3) Water gets into the booth after completion. This can happen either because the Builder does not have a familiarity with the specific roofing materials required at a Renaissance Festival, or more often; it is a grade elevation issue. Grade elevations are usually agreed upon between the builder and the Site Manager. Maximum Exterior dimensions are sometimes set by the Site Manager as well, to control roof run-off from one shop to another. (Builders have to remember to include this work in the bid, often with an explanation, because it is almost always an invisible cost to the Vendor/Buyer.) Some of the biggest arguments I was involved in as Building Coordinator involved water, and the fact that a Builder was in the process of wasting a great deal of a Vendor’s money building something that was not in any way able to stay dry. In one case I lost a friend; in another, I made a friend for life when he realized I was saving him at least $50,000.

4) These building designs are each 100% unique. Getting a solid estimate is impossible without an investment of time and energy into the design process. Builders with solid reputations can usually negotiate a change in costs as it is discovered during construction, but it is very difficult for new Builders to adequately cover the risks of designing original buildings in these venues. Again, extensive drawing requirements can alleviate some of this risk, or at least give a clear discussion point with the often absentee Vendor/Buyer.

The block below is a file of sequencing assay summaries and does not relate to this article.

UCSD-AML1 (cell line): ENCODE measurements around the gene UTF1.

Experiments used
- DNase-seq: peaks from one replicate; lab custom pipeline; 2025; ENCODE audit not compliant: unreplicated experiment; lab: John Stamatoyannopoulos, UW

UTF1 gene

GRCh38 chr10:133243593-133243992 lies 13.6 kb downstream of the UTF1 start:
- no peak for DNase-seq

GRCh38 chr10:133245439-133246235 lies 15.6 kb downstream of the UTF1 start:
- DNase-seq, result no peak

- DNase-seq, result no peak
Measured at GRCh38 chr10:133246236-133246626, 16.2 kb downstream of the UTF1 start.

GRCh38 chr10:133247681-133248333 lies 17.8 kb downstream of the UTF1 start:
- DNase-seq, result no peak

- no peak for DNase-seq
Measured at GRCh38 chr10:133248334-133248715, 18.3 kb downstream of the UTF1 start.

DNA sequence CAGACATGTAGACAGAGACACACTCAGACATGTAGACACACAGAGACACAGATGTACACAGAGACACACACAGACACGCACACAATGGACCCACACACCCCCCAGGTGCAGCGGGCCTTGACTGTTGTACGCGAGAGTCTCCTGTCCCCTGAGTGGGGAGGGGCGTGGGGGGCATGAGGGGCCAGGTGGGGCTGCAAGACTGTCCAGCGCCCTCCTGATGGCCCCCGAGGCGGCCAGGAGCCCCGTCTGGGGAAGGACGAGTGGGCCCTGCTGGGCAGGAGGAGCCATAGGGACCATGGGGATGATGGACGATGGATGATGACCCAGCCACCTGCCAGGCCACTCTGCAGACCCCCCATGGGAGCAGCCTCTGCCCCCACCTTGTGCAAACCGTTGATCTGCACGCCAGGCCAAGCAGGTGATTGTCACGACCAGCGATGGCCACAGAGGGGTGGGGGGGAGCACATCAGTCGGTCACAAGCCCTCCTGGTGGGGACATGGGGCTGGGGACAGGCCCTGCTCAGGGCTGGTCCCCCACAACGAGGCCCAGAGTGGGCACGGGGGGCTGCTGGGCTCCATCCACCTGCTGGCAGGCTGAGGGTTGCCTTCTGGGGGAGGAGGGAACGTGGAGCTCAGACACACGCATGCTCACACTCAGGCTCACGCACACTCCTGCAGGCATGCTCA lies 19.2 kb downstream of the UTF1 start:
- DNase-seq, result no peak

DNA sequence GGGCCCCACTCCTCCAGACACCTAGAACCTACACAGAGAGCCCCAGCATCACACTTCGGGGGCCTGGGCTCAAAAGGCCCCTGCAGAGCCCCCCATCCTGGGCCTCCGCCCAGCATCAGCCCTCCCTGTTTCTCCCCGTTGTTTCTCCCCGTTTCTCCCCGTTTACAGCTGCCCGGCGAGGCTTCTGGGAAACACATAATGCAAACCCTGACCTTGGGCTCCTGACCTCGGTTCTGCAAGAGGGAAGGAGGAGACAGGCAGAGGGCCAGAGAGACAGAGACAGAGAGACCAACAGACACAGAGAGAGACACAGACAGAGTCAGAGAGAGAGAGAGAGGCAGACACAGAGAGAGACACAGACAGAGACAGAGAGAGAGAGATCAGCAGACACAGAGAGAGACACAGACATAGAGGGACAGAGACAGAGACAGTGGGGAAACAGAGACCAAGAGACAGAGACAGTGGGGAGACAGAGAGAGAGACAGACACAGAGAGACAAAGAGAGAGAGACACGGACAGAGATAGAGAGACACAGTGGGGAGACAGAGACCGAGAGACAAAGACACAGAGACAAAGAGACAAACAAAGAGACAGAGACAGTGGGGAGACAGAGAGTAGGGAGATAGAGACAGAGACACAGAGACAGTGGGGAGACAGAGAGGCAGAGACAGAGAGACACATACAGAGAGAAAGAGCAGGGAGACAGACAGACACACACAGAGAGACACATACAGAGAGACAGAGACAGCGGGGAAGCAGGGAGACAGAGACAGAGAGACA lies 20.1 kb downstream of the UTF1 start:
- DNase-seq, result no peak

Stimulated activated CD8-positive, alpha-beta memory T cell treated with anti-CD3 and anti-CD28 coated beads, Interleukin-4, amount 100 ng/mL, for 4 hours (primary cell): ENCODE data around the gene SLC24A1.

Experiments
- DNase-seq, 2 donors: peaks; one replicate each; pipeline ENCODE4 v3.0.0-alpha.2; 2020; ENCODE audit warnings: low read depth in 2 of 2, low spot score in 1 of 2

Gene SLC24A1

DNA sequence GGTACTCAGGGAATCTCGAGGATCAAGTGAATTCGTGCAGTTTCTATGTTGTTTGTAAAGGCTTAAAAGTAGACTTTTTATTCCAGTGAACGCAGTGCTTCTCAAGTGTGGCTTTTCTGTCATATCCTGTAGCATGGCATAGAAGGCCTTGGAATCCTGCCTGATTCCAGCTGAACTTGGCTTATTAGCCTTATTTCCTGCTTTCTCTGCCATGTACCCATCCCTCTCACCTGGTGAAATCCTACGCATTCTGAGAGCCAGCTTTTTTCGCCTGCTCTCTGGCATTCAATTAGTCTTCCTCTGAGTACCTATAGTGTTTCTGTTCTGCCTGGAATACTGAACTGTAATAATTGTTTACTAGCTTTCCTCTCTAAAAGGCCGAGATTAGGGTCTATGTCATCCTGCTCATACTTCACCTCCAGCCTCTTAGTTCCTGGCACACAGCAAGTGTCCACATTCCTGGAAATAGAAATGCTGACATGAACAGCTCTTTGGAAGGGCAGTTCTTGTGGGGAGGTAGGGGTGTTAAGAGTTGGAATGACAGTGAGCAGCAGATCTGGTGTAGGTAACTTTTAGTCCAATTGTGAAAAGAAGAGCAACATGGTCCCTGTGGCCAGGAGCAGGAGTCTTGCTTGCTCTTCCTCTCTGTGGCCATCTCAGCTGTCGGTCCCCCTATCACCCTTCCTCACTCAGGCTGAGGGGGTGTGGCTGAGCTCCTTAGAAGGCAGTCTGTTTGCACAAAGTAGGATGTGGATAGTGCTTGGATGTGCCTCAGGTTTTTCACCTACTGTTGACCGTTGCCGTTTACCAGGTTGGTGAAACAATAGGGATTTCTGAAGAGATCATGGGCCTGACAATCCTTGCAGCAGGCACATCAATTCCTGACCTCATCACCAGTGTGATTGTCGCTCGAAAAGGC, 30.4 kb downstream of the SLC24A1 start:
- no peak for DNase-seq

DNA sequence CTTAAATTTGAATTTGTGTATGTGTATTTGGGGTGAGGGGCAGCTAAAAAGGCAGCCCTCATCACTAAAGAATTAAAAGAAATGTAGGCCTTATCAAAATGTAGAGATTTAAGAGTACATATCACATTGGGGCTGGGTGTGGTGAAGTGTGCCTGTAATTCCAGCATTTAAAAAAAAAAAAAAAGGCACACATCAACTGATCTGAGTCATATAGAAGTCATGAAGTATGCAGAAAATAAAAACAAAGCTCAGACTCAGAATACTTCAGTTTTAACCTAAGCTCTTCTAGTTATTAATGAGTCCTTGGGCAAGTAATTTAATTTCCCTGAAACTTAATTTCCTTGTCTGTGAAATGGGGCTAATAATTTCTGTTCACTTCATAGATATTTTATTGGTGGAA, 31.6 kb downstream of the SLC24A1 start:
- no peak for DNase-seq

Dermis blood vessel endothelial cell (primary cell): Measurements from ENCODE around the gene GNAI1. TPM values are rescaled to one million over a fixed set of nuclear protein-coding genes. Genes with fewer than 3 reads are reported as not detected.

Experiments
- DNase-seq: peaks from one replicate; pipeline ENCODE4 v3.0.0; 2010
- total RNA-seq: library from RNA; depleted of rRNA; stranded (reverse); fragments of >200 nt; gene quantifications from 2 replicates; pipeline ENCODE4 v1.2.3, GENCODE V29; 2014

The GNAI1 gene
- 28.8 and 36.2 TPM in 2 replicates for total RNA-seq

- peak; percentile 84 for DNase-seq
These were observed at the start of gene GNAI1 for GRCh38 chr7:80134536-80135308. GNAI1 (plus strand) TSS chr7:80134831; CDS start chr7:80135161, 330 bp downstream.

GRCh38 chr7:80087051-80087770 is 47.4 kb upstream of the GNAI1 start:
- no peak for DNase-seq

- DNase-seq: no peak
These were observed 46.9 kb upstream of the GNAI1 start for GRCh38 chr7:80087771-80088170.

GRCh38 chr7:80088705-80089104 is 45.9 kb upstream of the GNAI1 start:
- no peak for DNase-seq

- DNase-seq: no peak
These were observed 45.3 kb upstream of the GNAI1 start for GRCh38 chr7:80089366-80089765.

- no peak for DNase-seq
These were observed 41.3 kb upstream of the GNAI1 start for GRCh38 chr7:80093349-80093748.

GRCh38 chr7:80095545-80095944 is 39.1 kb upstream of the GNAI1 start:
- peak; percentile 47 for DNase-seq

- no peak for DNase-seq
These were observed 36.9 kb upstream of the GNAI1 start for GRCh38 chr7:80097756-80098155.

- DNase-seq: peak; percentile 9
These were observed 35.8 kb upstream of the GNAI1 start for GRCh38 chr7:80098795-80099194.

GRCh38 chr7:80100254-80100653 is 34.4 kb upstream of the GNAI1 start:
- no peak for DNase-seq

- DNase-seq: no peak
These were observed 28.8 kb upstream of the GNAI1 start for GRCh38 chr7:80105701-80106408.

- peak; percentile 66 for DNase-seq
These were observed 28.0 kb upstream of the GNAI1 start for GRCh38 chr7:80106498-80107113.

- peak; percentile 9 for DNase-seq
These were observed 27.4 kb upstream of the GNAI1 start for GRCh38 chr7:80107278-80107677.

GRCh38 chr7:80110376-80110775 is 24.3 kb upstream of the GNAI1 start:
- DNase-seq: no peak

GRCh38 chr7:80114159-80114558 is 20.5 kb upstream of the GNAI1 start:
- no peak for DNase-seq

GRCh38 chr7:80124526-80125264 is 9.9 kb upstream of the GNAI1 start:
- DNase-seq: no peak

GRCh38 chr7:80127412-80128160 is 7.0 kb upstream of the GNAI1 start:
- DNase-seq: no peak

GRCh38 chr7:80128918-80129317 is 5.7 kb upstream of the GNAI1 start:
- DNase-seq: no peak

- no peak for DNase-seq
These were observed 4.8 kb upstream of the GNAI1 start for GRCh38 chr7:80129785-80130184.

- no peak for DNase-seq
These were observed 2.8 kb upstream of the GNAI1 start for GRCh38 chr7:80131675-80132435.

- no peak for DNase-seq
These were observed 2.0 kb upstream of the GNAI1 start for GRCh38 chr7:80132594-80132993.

5) The Builder is such an artist that he designs more than the Vendor can actually afford, and leapfrogs his cashflow from project to project to fund his own artistic expression requirements. It’s hard to see who loses here, other than the Builder/Artist himself, whose standard of living is probably taking a hit. But the festival building market gets skewed to where Builders who do charge a reasonable wage for their time are priced out of the market; and that poor artistic soul cannot afford the help he needs to finish that last job onsite. Unfortunately neither can he afford the therapy he’ll need when his customers are still not appreciative of his work.

6) The Builder and the Vendor disagree on the balance owed. This is usually when the Builder/Vendor contract is unclear on change-orders. Making alterations in a building once it has started involves time and materials, which customers rarely understand. In most cases, the structure is the first time a Vendor has hired a contractor to build them a structure from scratch, and understandably, they may not have been able to picture the structure in its reality. Moving a door or a window is never cheaper than the original bid, often to the dismay of a customer.